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“This is very similar to the first one I designed,” says Jamie Buchanan.
He’s pointing at a 1:32-scale 1990s Renault Laguna touring car that’s housed in one of the many display cabinets lining Hornby’s visitor centre in Margate, Kent.
We’re here to mark the 60th anniversary of a toy that has enthralled young car enthusiasts and aspiring racing drivers the world over: Scalextric. “In those days, we would take countless measurements and photographs of every car,” says Buchanan, who in 25 years of working for the slot car brand’s parent company, Hornby, has graduated from being a designer to heading up product development.
“We would then plot these in two-dimensional CAD and a model maker would cut the profiles out of plastic to prove out our design with a prototype. Following this, a pattern maker would produce a wooden pattern of the shape of the car, which was then used as the basis for a mould.” The eventual production run could be completed in a week, but to get to that point would take as long as two years, so involved was the process of securing licences. designing the car to be as realistic as possible and making the mould tools.
A similar desire for realism was evident in the Maserati 250F of the very first Scalextric set, which was launched at the Harrogate International Toy Fair in 1957 under the Minimodels brand. It was the invention of Bertram ‘Fred’ Francis, who had been seeking to broaden the appeal of his clockwork motorised Scalex toy cars. The answer was to add electricity – hence the ‘tric’ – so the cars could be driven around a track using a simple on/off button via a separate terminal box.
As the controllers evolved, so did the cars and their motors, meaning higher speeds and, inevitably, more crashes. To begin with, the flat rubber track was changed to a plastic one with dimples to give more grip, but it wasn’t until 1988 and the arrival of ‘magnatraction’ (a small magnet in the bottom of the car) that adhesion levels were truly addressed.
The design process improved too, most notably with the adoption of three-dimensional CAD software in the mid-1990s. As a result, the time taken to go from design to production was reduced to around 10 months.
Behind all this, of course, is the story of Hornby, a great British company with roots that can be traced back to 1901 and whose toys have delighted millions. At its peak, Hornby employed around 2000 people in Margate. When production of many Hornby toys, including Scalextric, started to move to China in the late 1990s, the old Margate factory lived on as a distribution centre. However, with that having moved to Canterbury in 2014, as well as Hornby’s headquarters to Sandwich, all that remains in the seaside town today is the visitor centre.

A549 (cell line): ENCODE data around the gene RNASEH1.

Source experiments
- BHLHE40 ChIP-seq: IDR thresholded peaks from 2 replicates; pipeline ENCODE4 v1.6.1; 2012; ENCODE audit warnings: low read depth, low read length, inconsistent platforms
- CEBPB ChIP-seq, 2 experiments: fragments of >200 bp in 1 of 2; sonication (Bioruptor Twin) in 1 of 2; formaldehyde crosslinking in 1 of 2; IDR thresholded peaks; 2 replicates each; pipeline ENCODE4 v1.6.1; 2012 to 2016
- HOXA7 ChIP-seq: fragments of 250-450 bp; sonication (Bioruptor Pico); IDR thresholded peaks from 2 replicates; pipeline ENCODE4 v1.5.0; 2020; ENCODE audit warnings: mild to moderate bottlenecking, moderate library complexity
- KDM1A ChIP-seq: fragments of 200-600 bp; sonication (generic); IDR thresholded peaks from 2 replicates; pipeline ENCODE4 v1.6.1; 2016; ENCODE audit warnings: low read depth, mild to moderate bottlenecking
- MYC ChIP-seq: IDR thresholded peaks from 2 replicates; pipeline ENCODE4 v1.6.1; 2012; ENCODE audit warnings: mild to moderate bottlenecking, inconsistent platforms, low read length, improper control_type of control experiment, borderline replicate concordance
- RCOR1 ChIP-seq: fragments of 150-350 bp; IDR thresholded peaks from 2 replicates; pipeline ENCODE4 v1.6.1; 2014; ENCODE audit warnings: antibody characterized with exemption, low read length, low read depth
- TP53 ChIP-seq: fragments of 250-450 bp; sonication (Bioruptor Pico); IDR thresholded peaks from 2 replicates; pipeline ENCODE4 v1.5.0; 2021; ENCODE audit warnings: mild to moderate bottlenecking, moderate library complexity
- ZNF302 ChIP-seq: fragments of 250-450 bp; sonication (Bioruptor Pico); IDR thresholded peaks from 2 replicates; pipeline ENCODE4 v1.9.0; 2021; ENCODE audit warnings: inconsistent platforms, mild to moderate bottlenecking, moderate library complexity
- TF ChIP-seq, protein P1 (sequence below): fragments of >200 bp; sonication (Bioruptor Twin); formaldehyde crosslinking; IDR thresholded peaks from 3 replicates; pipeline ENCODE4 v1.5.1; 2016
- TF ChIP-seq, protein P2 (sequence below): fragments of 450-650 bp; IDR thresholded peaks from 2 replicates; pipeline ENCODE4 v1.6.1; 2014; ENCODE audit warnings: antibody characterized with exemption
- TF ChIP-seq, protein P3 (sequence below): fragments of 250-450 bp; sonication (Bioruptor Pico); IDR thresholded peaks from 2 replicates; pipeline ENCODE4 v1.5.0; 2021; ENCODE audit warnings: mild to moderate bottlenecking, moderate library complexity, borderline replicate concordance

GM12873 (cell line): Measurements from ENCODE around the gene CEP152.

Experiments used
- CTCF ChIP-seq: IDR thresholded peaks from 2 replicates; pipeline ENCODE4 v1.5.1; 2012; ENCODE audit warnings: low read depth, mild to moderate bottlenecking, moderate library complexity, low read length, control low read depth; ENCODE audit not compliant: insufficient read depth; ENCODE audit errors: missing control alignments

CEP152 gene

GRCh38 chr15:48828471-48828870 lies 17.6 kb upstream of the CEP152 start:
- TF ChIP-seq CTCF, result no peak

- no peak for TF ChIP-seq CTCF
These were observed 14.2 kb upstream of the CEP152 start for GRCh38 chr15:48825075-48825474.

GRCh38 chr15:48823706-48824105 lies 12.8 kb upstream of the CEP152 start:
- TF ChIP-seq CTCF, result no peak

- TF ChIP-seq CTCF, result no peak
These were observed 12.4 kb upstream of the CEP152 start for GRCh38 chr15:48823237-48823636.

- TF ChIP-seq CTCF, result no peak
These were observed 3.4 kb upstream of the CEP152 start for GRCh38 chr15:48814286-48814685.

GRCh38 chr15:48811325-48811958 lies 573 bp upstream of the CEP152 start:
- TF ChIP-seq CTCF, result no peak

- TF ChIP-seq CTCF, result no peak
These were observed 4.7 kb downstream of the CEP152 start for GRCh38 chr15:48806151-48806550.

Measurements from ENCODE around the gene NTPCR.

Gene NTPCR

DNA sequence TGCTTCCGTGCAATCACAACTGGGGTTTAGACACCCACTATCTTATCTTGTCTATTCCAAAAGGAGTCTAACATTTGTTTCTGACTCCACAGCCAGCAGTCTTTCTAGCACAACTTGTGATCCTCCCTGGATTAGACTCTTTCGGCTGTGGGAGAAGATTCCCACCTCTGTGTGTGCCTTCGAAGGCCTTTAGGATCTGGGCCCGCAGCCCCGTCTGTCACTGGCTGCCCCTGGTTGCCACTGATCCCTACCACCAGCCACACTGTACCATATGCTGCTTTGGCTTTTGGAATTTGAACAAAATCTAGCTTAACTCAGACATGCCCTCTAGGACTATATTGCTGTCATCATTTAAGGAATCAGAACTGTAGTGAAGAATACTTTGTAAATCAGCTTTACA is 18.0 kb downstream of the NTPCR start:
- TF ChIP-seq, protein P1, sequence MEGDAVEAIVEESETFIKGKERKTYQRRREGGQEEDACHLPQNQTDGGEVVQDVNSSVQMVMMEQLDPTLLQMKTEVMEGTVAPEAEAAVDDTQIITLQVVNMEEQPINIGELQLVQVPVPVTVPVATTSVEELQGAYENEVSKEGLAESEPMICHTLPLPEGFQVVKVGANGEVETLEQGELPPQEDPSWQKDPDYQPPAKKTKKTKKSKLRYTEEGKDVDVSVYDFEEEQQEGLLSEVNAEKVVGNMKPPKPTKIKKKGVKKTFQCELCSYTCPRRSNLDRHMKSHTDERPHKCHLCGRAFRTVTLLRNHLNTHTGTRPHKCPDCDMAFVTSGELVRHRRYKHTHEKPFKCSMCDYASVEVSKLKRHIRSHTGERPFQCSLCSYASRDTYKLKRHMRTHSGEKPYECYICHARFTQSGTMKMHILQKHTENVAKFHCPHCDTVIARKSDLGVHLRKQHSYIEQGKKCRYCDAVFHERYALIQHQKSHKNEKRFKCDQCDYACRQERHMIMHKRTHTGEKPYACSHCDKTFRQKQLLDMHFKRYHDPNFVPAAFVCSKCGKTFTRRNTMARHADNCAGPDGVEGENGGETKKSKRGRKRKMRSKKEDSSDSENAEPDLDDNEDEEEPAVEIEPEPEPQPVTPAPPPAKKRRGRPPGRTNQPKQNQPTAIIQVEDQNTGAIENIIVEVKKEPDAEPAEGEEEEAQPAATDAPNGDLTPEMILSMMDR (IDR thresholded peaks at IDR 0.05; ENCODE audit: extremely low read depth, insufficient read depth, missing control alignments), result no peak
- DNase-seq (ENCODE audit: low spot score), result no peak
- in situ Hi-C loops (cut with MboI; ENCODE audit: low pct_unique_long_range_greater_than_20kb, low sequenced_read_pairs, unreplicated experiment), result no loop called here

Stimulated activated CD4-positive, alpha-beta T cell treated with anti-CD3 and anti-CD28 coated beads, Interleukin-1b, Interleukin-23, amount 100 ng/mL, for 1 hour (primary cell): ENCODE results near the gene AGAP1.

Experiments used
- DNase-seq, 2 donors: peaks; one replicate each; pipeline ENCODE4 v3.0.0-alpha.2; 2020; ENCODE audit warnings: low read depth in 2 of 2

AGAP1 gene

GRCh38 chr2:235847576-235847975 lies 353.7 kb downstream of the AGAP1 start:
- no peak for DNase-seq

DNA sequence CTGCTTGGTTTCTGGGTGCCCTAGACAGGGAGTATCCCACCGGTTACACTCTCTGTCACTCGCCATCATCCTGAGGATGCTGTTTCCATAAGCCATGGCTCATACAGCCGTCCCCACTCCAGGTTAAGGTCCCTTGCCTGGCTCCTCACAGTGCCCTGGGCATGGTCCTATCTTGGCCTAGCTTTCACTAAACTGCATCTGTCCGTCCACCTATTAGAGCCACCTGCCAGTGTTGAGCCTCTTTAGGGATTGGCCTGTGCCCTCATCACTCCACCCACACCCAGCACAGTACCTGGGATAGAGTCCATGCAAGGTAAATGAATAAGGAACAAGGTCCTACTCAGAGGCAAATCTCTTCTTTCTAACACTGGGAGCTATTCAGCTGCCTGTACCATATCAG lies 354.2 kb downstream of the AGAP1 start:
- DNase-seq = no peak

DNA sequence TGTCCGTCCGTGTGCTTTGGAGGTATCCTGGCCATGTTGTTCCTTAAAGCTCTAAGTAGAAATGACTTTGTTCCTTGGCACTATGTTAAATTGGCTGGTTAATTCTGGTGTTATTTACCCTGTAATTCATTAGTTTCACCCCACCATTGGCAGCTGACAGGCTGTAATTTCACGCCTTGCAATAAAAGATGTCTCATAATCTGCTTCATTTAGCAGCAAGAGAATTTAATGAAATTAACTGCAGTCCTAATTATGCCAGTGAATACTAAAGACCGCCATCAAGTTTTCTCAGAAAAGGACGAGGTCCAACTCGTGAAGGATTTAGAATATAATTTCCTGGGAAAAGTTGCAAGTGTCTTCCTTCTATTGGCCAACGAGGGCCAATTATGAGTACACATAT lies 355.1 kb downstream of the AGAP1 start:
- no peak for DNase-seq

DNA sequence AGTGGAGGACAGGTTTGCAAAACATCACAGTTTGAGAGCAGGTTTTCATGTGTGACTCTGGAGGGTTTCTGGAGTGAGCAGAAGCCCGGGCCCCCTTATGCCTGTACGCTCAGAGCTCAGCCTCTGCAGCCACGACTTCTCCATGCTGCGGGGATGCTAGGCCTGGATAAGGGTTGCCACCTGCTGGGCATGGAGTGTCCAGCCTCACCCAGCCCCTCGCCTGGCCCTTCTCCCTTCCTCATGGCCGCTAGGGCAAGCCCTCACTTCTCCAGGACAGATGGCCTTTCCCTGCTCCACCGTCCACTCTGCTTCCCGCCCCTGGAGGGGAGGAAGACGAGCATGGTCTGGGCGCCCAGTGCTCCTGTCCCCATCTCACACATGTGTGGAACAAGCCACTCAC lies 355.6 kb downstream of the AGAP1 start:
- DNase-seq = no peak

It is staffed by a team of seven that includes Peter Oliver, a veteran of 50 years at Hornby. Now 81, Oliver started in the customer service office in 1967 before setting up a print room in the 1970s where he would take care of instruction leaflets and parts lists. These days, Oliver runs guided tours of the visitor centre, so perhaps I should be more wary when he challenges Buchanan and me to a race around its Scalextric demonstration track. Sure enough, his McLaren P1 leaves us for dust.
In my defence, it’s the first time I’ve raced a Scalextric digital set, which allows up to six cars to compete on two lanes. Much like the move from tinplate to plastic bodies, or the introduction of magnatraction, the digital technology represents a subtle evolution of an enduring product.
Another has been the Scalextric ARC app, which, through a Bluetooth-enabled Powerbase, lets players set race type and distance, record lap times and even schedule pit stops. At the end of a race, results can be shared via social media, once again helping this satisfyingly hands-on toy sit more comfortably in an online world.
Who knows, with a bit of practice, you might even beat Oliver.
From the archive – five fabulous sets worthy of a place in any collection:
1981-1983 – Not every Scalextric set is about getting to the finish ahead of your opponent. In Super Stox, the aim was in fact to crash, using the 360deg guide blade to spin your car around and drive head-on into your opponent, sending bodywork flying.
1957-1960 – It’s still possible to track down early Minimodels or Tri-ang sets with rubber track and tinplate cars, although condition varies enormously. With prices in the hundreds – and even thousands – of pounds, these are for serious collectors only.
1988-1993 – Four lanes, two rev starts (complete with vaporising baby oil for tyre-smoking effect), a pair each of Williams and Lotus Formula 1 cars and lap counters to keep track of who is in the lead: the World Championship set had it all.
1994-1996 – Le Mans has long been one of the flagship sets in the Scalextric range. By the mid-1990s, it featured the Group C Sauber-Mercedes and Porsche 962C equipped with fully working front, tail and brake lights, allowing players to race into the night.
ARC PRO PLATINUM GT
2017 – The latest addition to the Scalextric range combines digital technology with the brand’s race control app to create its most sophisticated set to date. It costs £550 and, by no coincidence, landed in shops just in time for Christmas.